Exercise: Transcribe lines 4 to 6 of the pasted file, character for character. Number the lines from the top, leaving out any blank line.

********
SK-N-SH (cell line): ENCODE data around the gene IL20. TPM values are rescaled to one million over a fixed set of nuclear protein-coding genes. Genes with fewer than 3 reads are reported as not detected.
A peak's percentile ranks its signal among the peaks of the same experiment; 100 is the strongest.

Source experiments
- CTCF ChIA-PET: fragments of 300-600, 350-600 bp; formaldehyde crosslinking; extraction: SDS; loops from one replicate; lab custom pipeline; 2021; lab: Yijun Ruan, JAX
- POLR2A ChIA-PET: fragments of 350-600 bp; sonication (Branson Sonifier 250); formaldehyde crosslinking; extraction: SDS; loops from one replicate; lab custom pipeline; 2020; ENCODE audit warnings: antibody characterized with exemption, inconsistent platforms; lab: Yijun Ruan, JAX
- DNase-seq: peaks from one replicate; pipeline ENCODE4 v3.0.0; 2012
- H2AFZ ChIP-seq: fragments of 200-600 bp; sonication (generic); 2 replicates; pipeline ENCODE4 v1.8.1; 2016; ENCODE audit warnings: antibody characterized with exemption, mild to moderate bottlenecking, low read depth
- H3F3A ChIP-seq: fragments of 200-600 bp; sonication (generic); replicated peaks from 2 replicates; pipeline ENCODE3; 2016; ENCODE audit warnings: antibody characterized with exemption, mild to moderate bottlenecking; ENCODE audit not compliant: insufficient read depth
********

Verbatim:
- CTCF ChIA-PET: fragments of 300-600, 350-600 bp; formaldehyde crosslinking; extraction: SDS; loops from one replicate; lab custom pipeline; 2021; lab: Yijun Ruan, JAX
- POLR2A ChIA-PET: fragments of 350-600 bp; sonication (Branson Sonifier 250); formaldehyde crosslinking; extraction: SDS; loops from one replicate; lab custom pipeline; 2020; ENCODE audit warnings: antibody characterized with exemption, inconsistent platforms; lab: Yijun Ruan, JAX
- DNase-seq: peaks from one replicate; pipeline ENCODE4 v3.0.0; 2012